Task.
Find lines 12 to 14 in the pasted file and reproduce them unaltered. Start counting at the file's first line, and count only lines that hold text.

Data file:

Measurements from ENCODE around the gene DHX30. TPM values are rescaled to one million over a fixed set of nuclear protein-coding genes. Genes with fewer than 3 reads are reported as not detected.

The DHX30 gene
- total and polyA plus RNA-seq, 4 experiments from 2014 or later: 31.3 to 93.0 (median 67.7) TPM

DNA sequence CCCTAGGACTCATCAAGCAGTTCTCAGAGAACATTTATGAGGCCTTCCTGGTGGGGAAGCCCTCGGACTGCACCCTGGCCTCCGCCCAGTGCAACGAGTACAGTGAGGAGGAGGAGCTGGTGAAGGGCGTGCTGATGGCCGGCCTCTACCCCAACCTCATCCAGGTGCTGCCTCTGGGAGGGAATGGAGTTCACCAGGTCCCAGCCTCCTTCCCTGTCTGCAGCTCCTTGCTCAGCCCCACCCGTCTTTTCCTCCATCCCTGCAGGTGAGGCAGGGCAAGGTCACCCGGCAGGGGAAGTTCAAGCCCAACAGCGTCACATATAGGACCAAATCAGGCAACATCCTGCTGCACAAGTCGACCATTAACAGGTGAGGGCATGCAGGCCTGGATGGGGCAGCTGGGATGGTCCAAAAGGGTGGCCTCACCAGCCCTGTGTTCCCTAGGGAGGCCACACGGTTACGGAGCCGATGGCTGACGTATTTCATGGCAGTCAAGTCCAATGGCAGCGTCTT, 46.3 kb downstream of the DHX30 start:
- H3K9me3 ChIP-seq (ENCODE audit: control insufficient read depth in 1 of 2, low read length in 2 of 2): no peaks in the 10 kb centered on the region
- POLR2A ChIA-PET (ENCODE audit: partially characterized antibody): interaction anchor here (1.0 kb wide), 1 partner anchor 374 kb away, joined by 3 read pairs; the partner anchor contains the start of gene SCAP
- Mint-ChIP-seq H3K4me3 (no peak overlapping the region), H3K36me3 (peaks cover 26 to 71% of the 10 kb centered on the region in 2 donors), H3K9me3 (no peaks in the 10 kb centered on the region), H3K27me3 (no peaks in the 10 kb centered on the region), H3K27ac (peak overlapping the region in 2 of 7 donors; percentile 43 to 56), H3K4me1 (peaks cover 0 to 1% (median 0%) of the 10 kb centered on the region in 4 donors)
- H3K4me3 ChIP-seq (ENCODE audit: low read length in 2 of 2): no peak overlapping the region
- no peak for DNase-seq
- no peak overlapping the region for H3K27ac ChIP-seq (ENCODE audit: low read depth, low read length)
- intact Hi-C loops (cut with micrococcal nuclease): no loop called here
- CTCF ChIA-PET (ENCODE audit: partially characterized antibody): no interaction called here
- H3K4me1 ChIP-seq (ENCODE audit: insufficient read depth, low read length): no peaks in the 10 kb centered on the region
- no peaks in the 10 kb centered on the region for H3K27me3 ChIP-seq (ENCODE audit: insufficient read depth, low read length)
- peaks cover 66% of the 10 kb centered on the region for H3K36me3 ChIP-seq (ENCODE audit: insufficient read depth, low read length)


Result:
- CTCF ChIA-PET (ENCODE audit: partially characterized antibody): no interaction called here
- H3K4me1 ChIP-seq (ENCODE audit: insufficient read depth, low read length): no peaks in the 10 kb centered on the region
- no peaks in the 10 kb centered on the region for H3K27me3 ChIP-seq (ENCODE audit: insufficient read depth, low read length)